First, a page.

All website owners are expected to provide websites that are optimized to work with assistive technology. Because websites are accessed by people all over the world, developers felt they needed to come up with a unified code to make web content more accessible to people with disabilities. So in 2008, the Web Content Accessibility Guidelines (WCAG) were established and later revised in 2018, which set the standards for how text, images, sound, code, and markups should be created. In order to make sure that your website is compliant we will evaluate it here at On The Map Marketing based on the guidelines. There are three categories that correlate to the different levels of accessibility:
- Level A: this website has the most basic web accessibility features. There may be gaps where some accessibility measures could’ve been taken.
- Level AA: this is a website that has solutions for the most common barriers to disable people from using the internet
- Level AAA: this is an extremely high level of web accessibility that is often hard for companies to achieve.
There are four underlying principles to the Guidelines:
- Perceivable: you’ve probably heard of the philosophical question “if a tree falls in the forest does it make a sound if nobody hears it?” It’s the same concept as a website. If a person cannot perceive the auditory or visual information on a website, then is the website really there? It should take neither squinting nor third-party technology in order to perceive all content on your website.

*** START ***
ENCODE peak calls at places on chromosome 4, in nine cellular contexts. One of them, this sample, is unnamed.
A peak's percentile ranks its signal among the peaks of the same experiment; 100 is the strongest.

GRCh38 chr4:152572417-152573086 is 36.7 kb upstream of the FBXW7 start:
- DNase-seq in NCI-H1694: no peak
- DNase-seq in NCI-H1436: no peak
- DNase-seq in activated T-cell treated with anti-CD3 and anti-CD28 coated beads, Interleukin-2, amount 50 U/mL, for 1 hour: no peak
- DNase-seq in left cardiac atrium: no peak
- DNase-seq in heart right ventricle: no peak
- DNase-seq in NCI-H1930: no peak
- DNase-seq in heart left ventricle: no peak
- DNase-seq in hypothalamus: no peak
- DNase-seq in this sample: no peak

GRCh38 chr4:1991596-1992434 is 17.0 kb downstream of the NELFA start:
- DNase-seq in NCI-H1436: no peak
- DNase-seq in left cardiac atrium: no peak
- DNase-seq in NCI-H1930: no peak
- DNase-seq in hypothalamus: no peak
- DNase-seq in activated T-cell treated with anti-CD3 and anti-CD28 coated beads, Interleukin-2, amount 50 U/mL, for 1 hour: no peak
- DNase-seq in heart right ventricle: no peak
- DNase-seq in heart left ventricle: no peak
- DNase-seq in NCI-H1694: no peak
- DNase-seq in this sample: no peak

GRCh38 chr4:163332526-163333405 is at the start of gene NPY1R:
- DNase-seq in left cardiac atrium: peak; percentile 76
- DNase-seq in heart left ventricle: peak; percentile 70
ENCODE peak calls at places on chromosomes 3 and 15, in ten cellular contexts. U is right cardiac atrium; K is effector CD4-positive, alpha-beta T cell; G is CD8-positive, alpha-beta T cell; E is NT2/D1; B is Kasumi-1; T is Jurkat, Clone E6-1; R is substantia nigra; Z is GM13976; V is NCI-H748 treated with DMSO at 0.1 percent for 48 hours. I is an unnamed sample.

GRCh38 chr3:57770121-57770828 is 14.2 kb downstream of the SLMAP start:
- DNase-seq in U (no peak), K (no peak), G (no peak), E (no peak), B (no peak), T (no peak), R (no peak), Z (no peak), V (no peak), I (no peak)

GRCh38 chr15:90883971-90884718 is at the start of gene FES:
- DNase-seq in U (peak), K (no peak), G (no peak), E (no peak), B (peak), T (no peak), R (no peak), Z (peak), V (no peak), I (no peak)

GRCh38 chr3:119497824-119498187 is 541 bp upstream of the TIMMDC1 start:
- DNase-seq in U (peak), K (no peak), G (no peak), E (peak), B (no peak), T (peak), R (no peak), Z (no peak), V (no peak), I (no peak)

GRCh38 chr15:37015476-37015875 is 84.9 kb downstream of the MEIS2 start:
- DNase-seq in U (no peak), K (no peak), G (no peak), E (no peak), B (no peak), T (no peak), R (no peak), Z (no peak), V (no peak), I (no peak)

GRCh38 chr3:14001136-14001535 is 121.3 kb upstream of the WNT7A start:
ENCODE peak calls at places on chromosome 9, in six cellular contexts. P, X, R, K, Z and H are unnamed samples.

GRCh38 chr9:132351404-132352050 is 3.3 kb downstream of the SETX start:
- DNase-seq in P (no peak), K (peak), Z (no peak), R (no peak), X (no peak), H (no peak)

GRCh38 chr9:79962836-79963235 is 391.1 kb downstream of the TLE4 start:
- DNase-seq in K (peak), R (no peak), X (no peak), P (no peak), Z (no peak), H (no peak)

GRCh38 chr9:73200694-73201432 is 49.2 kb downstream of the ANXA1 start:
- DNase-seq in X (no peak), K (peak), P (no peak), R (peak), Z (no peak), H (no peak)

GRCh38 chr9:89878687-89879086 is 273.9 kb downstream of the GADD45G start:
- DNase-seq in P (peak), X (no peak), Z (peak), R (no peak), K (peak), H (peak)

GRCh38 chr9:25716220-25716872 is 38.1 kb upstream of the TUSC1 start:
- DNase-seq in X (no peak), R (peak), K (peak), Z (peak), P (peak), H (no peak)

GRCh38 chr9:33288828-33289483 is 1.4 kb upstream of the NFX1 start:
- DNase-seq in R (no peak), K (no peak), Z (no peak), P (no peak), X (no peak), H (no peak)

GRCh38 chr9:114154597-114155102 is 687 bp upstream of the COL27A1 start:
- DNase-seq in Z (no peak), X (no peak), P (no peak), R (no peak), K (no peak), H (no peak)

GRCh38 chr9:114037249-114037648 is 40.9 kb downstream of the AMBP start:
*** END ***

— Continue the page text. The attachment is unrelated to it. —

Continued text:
- Operable: does your website require the use of a less-common piece of technology or hardware, such as a joystick or a microphone? Can someone use your website and input information, or even make a purchase, without the use of a keyboard or a mouse? Users with physical disabilities will have more difficulty with using your website if it requires using certain technology and if your website is not optimized to work with assistive technology.
- Understandable: Even if someone can perceive your website that doesn’t mean that they can understand it. If a person can perceive that there’s text on a page but it is so poorly written but it’s hard to understand commands or information, then the website is just as useless as if the content weren’t perceivable.